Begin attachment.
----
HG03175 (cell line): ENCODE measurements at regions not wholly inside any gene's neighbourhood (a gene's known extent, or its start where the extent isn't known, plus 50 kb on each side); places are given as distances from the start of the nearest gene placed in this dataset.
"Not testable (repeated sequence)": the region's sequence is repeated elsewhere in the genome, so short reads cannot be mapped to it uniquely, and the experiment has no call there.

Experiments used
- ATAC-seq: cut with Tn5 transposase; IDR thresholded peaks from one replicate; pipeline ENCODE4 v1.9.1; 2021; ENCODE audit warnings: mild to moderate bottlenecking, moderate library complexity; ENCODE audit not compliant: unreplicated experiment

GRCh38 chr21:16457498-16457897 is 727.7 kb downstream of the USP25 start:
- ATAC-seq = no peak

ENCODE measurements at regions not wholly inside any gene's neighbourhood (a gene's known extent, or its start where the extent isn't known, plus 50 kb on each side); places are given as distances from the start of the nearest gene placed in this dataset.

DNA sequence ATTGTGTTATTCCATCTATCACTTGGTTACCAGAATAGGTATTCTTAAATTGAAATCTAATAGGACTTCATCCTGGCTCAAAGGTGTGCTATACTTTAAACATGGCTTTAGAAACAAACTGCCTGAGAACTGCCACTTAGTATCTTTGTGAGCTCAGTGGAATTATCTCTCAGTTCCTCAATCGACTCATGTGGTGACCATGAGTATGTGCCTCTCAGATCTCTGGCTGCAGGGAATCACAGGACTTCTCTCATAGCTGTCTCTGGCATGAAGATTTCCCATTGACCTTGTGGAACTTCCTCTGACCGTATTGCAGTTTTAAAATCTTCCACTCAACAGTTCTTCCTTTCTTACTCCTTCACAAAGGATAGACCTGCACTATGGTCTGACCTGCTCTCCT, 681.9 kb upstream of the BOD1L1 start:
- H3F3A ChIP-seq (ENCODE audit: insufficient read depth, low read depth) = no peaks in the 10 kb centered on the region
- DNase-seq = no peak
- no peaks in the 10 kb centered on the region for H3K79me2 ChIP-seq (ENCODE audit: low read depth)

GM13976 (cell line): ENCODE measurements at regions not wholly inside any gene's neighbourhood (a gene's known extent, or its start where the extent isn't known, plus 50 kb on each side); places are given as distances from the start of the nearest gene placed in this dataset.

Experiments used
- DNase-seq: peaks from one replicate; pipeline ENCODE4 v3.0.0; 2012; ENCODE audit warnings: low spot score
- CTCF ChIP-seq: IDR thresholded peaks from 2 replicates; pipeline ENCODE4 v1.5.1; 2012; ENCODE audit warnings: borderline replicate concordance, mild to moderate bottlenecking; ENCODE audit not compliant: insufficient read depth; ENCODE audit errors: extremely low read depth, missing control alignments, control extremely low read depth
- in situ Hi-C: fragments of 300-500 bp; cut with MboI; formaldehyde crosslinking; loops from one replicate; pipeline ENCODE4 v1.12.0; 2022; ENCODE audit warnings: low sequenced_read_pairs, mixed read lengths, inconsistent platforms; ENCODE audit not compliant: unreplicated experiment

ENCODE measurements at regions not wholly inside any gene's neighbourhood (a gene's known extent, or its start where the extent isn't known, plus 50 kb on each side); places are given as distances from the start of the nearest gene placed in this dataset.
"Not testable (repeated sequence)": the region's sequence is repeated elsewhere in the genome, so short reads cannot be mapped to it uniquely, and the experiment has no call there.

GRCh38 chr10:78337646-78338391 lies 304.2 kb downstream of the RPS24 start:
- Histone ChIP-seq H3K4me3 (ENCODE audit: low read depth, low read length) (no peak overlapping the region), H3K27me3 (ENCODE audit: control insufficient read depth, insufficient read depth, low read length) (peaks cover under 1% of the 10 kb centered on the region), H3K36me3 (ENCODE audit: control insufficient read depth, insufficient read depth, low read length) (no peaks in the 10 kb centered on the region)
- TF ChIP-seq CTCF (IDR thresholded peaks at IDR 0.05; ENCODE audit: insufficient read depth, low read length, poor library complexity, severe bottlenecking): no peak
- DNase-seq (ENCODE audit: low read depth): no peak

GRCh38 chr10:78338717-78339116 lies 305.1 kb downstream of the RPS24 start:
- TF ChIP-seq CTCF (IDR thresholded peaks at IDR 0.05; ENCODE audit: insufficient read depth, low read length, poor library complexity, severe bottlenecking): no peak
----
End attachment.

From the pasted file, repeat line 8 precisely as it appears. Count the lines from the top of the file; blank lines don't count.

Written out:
DNA sequence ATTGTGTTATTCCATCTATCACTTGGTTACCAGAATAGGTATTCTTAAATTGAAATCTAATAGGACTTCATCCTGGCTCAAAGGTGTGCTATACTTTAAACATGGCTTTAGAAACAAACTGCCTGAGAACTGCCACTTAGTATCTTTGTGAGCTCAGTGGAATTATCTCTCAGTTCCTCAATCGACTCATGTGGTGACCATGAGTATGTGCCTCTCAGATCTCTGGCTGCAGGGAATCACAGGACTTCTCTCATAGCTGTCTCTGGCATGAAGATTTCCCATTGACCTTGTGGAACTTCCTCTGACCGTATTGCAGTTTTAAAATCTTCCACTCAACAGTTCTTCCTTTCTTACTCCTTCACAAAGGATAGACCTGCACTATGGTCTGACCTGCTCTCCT, 681.9 kb upstream of the BOD1L1 start: